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Coming Clean
6 things to tell your doctor before surgery
By Anna Lockhart

You’ve binge-watched all the TV medical dramas and can now diagnose your friends’ ailments. But when it’s your turn to deal with a health issue, it’s best to admit the limitations of your medical expertise.

One of the most crucial pieces to receiving effective medical treatment has nothing to do with what you read online or see on TV, and everything to do with what you share with your doctor. Especially when it comes to undergoing surgery, what your doctor doesn’t know can harm you. Here are six topics to discuss with your surgeon – and when you do, be brutally honest.

 

1. The medications you take

You will be asked a lot of questions before any procedure about medications you take. Be prepared with the names and exact dosages. Doctors need such information to take into account how your medications, or their mix, will impact the operation or your outlook for recovery.

You may forget some of them, including the daily dose of aspirin you’ve been on for years to reduce the risk of stroke. But that aspirin is a blood thinner, which can be dangerous during and after surgery, says Roy Sandau, DO, a general surgeon at Jefferson Health New Jersey.

A rule of thumb: anything you put in your body should be disclosed, Sandau says. That includes all non-pharmaceutical medications, herbal supplements and even that daily vitamin.

“A lot of those things, even if they say they are regulated, may not be pharmaceutical grade, and the dosages may not be clear,” he adds.

 

2. Alcohol, smoking and drug habits

You could be tempted to under report your daily wine consumption, but Sandau warns that’s not in your best interest.

“The liver is in charge of stopping bleeding and clotting,” says Sandau. “Anything going near it should be discussed.”

Whether using cigarettes or vapes, smokers too need to be honest about their habit as well, as complications related to anesthesia could come up. Doctors typically recommend patients refrain from smoking for a minimum of 24 to 72 hours before and after most surgical procedures to increase the body’s ability to deliver oxygen to vital organs and tissues.

“Smoking is a big deal because, when you’re sedated, underlying breathing issues can show up,” Sandau says, noting that nicotine can lower the effectiveness of certain medications or interfere with the way drugs work. It can also impact healing and lead to infection and greater discomfort after surgery.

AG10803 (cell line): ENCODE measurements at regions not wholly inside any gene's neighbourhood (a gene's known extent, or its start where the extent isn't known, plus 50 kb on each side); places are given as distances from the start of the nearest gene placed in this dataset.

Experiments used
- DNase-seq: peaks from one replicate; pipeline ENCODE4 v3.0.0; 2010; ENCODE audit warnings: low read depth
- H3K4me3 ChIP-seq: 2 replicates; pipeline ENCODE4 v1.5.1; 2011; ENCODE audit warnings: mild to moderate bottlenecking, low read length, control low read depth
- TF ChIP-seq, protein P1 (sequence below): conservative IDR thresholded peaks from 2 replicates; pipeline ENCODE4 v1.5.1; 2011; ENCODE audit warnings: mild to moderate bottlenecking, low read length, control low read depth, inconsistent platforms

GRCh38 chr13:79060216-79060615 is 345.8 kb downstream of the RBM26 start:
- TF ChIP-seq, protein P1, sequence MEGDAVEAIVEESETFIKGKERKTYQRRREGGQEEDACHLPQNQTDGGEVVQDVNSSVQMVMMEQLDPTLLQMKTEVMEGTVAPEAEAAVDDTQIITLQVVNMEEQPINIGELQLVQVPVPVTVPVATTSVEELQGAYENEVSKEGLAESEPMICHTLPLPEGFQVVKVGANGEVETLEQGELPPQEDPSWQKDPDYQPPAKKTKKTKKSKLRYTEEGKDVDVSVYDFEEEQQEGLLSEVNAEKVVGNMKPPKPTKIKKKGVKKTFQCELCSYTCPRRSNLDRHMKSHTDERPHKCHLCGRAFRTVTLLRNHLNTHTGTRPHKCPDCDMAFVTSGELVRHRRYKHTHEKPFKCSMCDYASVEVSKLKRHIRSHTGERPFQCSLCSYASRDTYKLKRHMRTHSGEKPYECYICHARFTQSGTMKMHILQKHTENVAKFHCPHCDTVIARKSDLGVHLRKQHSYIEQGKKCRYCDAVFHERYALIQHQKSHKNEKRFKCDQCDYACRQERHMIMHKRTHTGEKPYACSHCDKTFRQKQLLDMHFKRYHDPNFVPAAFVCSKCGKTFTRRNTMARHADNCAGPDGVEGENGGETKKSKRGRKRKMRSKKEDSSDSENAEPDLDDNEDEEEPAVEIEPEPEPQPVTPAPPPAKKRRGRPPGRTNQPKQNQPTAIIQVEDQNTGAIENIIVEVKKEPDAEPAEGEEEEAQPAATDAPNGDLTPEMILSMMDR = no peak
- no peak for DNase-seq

Be honest about drug use as well. “Marijuana usage can complicate surgery and recovery,” says David Lynch, MD, a general surgeon at Inspira Health. “It is associated with hypertension and, particularly for smokers, poor blood supply to the healing areas.”

Also, studies have found THC – the main compound in marijuana that gives the high sensation – can increase your tolerance for anesthetics. Doctors can adjust the dosing accordingly, but they first need to know if it’s in your system.

Be candid too if you have a history of drug use or abuse. As the number of people struggling with opioid addiction climbs, Lynch says, prescribing pain medication for legitimate reasons has become more complex.

“We always tell people we’d love for them to be able to manage pain with Tylenol or Motrin or Aleve, but a lot of times they may need a stronger pain medication,” he adds.

If you have a concern, tell your doctor. It’s their job to manage your pain safely. Lynch says he carefully monitors patients and weans them off medication as soon as possible. In addition, he’s always on the lookout for withdrawal symptoms.

 

3. Allergies

Like your medical history, allergic reactions and sensitivities are topics covered during the screening process. Your past reactions to antibiotics, latex and other adhesives are taken into consideration. If you know your skin is sensitive, it’s worth telling your doctor.

“We’re seeing more people reacting badly to the skin glue we use to heal incisions,” Sandau says.

 

4. Previous surgeries

Maybe your first surgery – say getting your tonsils removed as a toddler – has nothing to do with your current operation. But it’s still worthy of disclosure.

“If you’re having gallbladder surgery and you’ve had knee surgery before, there can still be a relationship between those,” Lynch says.

Every year, Lynch performs hundreds of hernia surgeries, an operation that sometimes has to be done multiple times. Scar tissue from a past surgery can significantly impact the current one, he notes.

 

5. Illness on the day of surgery

The reason for surgery may loom larger than anything else you’re experiencing, but even a head cold could affect the procedure. Your doctor may want to re-schedule your surgery if you’re congested.

“If you’re coughing and have post-nasal drip, that’s going to compromise recovery,” says Lynch.

 

6. Overall health conditions

Your overall health – what you eat, if you exercise, how well you sleep – is also important. It may have been your New Year’s resolution to eat healthier, but come clean to your doctor if it didn’t stick. “Your lifestyle,” says Sandau, “will directly affect the outcome of your surgery.”

A few extra pounds and a sedentary lifestyle can put you at a higher risk for complications and infections.
On the flip side, patients who get antsy when their fitness plans hit a snag often have a hard time accepting the limitations that come after surgery.

So if your idea of an everyday workout is akin to a US Marine bootcamp, discuss it with your doctor. Sandau assures his patients that they can still be active, and likely as active as they once were, but only if they give themselves time to heal. “You’re not a super hero,” says Sandau.

December 2019
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